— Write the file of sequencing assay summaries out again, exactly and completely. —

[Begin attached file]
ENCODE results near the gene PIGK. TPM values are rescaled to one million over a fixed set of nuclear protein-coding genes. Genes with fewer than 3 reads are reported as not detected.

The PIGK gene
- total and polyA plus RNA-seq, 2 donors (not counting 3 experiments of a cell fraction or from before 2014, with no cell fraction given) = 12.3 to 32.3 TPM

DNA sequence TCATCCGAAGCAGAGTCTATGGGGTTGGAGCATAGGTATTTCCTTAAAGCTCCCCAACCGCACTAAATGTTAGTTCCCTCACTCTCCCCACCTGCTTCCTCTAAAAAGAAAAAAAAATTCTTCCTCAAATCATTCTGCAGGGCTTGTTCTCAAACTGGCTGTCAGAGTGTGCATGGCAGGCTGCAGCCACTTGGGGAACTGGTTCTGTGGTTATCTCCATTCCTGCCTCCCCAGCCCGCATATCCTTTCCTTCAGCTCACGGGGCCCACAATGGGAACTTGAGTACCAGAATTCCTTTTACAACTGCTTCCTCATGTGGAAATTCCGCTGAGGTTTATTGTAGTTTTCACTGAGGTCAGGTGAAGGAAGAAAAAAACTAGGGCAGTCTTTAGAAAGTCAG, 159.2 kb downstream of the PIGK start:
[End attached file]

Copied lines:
ENCODE results near the gene PIGK. TPM values are rescaled to one million over a fixed set of nuclear protein-coding genes. Genes with fewer than 3 reads are reported as not detected.

The PIGK gene
- total and polyA plus RNA-seq, 2 donors (not counting 3 experiments of a cell fraction or from before 2014, with no cell fraction given) = 12.3 to 32.3 TPM

DNA sequence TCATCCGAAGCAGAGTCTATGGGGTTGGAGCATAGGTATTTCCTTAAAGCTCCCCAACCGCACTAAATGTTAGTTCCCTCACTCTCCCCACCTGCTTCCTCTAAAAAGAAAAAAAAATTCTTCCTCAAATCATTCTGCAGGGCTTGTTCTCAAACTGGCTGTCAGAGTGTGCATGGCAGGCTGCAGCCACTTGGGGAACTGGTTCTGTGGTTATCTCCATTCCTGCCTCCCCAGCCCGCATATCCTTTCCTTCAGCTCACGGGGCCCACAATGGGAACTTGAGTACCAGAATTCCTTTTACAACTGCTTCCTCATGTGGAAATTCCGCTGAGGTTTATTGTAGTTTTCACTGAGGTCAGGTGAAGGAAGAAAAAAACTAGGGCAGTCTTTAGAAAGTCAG, 159.2 kb downstream of the PIGK start: